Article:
Atlanta, ruby, Sports, startups, Technology

Touchdown Nation finds a rhythm – Atlanta Startup Weekend 3, day 2

Touchdown Nation was formed yesterday (the name was updated from Football Nation so we could secure a web domain, twitter account and be unique on Facebook).  As a part of Atlanta Startup Weekend 3, we’re building an engaging social game for Facebook in less than 3 days.

The first 24 hours of Startup Weekend are a volatile time.  During ASW1, a huge swath of business and marketing types ran away after we chose to work on Skribit, and more attrition followed during early and mid Saturday afternoon as the team lurched into action.  During ASW2, many, MANY teams flamed out when they realized that the person who pitched the idea was trying to find free development & sales labor to build their idea in the coming months.  This year, at least 2 of the 8 teams totally cratered in the first 24 hours.

It happens.  Teams realize they can’t agree on what to build, that they can’t build what they want to, or that someone else already built the whole thing.  It’s not always a reflection on the people involved.  In some cases, I think it IS a reflection of the idea pitched.  Vague pitches about ill-defined products that will take a year to build are recipes for team implosion.

The first 24 hours of Startup Weekend are kind of insane.  You have teams of 5 to 20 people trying to get on the same page to figure out exactly what their project is, how to make money, and how to work effectively with a dozen strangers.

Touchdown Nation was no exception.  We had a great working session on Friday night deciding many of the things the game was and was not.  It changed a decent bit from my original pitch, or at least what I had in my head, which is a good thing and a great reflection on the team.  We came into this morning with a list of things to get done by noon, and we basically hit all of them, but there was still this sense of urgency.  We had a loose plan, a new name, and the technology infrastructure was in place, but hadn’t had any time to actually build the technology, the business, or the marketing.  It’s an uneasy feeling, which makes people on a team want to spend more time generating certainty instead of building something.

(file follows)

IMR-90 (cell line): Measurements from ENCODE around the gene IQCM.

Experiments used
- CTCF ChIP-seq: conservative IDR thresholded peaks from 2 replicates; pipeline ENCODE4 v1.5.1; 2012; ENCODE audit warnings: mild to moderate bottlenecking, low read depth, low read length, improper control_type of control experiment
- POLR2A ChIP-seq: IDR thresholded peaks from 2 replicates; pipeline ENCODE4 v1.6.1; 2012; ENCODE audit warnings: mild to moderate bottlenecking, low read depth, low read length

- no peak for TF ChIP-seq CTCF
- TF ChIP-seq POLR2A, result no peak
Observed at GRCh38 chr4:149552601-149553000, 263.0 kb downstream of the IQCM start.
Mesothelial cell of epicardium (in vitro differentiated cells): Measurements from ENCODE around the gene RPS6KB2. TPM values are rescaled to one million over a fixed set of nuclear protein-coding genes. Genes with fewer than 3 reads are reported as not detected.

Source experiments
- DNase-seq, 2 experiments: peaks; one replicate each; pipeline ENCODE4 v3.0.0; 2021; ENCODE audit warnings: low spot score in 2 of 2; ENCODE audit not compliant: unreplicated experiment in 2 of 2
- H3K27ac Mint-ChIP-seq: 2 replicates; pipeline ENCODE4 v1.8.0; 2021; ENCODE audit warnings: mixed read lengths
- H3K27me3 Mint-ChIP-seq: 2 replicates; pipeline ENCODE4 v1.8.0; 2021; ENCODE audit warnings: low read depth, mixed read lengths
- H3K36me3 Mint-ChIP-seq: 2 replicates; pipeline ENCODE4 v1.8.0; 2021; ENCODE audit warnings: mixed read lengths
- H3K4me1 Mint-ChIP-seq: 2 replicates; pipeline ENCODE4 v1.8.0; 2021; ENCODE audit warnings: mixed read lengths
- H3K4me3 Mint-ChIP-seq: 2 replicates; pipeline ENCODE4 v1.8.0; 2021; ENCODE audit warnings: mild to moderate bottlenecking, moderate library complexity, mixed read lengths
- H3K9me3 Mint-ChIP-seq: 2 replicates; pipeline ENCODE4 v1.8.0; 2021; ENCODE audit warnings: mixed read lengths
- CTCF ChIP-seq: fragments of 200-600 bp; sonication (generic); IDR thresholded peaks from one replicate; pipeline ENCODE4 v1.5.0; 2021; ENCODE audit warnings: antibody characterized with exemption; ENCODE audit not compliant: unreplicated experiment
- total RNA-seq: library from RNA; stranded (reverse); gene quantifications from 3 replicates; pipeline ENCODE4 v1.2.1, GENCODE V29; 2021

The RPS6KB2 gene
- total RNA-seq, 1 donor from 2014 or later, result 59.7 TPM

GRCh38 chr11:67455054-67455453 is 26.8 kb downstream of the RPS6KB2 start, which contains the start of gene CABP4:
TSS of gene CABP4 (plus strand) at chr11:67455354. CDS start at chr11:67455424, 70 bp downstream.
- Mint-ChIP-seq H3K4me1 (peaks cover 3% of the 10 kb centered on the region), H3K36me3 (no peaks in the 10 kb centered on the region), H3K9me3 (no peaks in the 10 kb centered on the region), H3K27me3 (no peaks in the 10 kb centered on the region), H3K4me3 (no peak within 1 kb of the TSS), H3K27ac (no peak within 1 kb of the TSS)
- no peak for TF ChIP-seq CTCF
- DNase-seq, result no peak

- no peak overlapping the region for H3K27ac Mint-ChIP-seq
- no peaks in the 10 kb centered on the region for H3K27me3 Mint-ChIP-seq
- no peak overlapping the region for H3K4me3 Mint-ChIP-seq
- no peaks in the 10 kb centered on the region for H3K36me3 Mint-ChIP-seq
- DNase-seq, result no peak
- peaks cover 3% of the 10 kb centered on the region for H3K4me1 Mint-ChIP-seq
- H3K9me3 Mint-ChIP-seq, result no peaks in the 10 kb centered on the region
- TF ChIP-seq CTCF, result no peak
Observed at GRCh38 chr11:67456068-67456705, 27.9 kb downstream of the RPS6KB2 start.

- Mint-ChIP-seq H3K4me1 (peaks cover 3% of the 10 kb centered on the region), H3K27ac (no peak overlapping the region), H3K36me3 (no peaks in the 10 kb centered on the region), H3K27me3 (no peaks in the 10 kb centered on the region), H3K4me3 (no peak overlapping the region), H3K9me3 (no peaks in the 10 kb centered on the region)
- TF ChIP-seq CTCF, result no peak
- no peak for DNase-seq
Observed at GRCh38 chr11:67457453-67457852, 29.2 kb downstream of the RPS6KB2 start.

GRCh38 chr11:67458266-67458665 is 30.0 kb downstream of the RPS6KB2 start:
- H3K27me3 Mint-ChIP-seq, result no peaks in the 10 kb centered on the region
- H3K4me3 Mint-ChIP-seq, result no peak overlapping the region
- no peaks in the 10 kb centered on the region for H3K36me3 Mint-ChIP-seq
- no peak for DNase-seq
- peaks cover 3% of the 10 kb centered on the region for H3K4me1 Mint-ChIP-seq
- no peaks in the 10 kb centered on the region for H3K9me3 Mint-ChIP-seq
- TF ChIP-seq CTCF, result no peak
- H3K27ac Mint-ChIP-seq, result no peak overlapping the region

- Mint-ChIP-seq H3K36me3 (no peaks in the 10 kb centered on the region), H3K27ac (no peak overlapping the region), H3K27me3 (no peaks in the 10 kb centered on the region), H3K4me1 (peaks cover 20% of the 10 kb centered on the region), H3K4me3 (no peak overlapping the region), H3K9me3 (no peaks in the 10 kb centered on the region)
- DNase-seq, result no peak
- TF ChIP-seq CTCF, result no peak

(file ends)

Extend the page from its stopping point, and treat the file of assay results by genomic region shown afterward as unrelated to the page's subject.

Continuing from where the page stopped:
In the afternoon, we started to do less planning and more doing.  There are amazing times in startups where I believe the core team is in a rhythm.  In a rhythm, people on different teams understand the common needs enough that problems are worked out in conference calls, not huge meetings, and I believe Touchdown Nation hit that stride today.  When everyone is running toward the same goal, you need less meetings to reach that goal.  Course corrections happen through natural conversations, not huge meetings.

We hit that moment today.  Code started flying, blog posts started getting posted, you name it), but we got everyone technically ready to do their job.

That’s enough for now.  We”re very exicted and having a blast.  Check out @TouchdownNation for the latest news.

Game On!

-Rob

Atlanta, Sports, startups, Technology

Football Nation – Atlanta Startup Weekend 3, Day 1

It’s been 2 years since the first Atlanta Startup Weekend, which I view as a landmark moment in the growth of Atlanta’s technology startup community, and certainly a pivotal moment for me personally.  It grew both my ambition of what startups could accomplish in Atlanta, and my network of like-minded startupy people.

We launched Skribit in 3 days, and it remains one of the most successful Startup Weekend companies anywhere.  Last year, I spent time on the Seed Stage Records and Giving Time teams.  I left Seed Stage after Friday night, before it proceeded to implode on Saturday, and spent the rest of the time on Giving Time, which may be viable but hasn’t launched yet.

I pitched an idea at Startup Weekend, didn’t last year, and decided to pitch an idea this year.  Whether or not my idea was picked, my main goal was to launch whatever app I did work on by Sunday night.